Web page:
Small food changes that help you slim down

Small food changes that help you slim down

Eating is such a basic and pleasurable part of our lives that we often do it mindlessly.

Pay a little more attention and you might find you’re much more in control of how much you consume than you think. You’ll also discover how much things around you — like plate size — can influence your food decisions.

Little changes can mean a big difference for your waist line — something that fascinates researchers at the Cornell University Food and Brand Lab. They released a host of findings as part of “The Behavioral Science of Eating” in the January 2016 issue of the Journal of the Association for Consumer Research. Here are 10 insights that could change your eating habits:

1. Skip a meal if you’re not particularly hungry.

Are you heading for the fridge because your stomach is growling or just because you’re bored? Try to listen to your body. Eating when you’re not hungry causes your blood sugar to spike, which is not healthy.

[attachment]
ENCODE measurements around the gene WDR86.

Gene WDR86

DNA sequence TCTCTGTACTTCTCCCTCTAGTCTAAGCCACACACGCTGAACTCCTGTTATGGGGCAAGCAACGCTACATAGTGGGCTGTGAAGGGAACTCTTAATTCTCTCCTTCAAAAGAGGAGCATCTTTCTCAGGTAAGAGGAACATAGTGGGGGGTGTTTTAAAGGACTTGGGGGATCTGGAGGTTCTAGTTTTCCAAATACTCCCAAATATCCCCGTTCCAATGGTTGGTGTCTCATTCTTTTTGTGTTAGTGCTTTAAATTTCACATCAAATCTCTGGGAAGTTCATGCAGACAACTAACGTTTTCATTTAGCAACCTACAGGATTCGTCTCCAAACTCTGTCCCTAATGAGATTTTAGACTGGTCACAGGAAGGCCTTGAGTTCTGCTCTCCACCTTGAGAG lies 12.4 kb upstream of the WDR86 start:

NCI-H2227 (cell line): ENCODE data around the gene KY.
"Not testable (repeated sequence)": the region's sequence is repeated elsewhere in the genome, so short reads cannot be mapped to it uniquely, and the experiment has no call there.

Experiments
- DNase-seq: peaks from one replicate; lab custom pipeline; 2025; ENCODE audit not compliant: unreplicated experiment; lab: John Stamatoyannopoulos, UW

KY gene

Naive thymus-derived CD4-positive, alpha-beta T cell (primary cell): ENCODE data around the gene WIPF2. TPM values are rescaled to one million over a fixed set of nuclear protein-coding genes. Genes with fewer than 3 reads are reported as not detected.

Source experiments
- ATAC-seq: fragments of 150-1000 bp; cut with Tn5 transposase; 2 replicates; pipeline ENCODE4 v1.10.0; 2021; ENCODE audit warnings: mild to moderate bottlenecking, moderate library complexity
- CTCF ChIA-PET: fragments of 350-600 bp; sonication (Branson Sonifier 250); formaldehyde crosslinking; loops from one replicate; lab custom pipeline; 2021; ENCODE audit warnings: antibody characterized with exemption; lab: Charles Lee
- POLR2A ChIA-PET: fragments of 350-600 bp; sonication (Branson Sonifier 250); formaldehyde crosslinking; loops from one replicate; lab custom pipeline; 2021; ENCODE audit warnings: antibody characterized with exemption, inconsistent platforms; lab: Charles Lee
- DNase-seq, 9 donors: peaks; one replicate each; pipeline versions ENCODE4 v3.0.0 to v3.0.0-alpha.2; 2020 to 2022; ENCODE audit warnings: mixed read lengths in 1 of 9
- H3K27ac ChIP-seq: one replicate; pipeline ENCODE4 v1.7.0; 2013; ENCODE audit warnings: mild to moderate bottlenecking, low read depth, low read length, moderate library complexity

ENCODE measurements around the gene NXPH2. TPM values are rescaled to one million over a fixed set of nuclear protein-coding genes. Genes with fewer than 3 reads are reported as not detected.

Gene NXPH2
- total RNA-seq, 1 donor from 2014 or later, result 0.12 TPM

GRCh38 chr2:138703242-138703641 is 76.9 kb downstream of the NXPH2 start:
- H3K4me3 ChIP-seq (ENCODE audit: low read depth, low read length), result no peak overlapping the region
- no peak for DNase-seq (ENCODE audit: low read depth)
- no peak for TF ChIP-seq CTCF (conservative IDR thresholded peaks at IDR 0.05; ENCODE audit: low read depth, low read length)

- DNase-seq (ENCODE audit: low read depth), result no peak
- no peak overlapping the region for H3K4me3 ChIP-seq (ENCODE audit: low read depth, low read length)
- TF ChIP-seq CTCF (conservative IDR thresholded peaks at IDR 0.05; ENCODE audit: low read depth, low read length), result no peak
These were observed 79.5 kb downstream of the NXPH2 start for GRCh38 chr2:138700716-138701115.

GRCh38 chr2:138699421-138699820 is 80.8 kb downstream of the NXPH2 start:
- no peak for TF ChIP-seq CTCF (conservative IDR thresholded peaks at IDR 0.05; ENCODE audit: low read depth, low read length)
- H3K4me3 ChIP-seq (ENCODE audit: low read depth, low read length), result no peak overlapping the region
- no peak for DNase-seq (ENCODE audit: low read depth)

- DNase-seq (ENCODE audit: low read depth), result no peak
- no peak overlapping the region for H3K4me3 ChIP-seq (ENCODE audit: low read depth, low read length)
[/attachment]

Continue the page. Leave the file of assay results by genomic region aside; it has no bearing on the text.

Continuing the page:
2. Be careful around “healthy” food labels.

People tend to overeat food described as “healthy” because they think it’s less filling than “unhealthy” choices. Knowing this, pay attention to the recommended serving size and don’t overload your plate.

3. Install mirrors where you eat.

It turns out watching yourself devour chocolate cake makes the treat less tasty compared to eating it in a room where you can’t see your reflection. Mirrors in the kitchen and dining room add a bit of discomfort if you’re overindulging, but don’t change the taste of healthy food, researchers found.

Small food changes that help you slim down

4. Healthy meals can take a cue from “Happy Meals”.

In experiments, adults and children would rather eat a smaller portion of food paired with a toy or gift card than opt for a larger meal without a prize. Brain scans showed they responded to the prize in the same way they reacted to additional food.

5. Take a hint from Disney’s influence on diners.

When fruits and vegetables became default side dishes for kids’ meals at Walt Disney World restaurants, diners ate at least 11 percent more of them. Make healthy side dishes a default in your own kitchen.

6. Read nutrition labels carefully.

Don’t be seduced by a tasty treat that hides its true calorie count in a very small recommended serving size. Once you start, will you really stop yourself at two pieces or one thin slice? “Smaller recommended serving sizes will let all nutrition values on the label appear smaller too,” says lead author Dr. Ossama Elshiewy from the University of Goettingen. That can lead to overeating.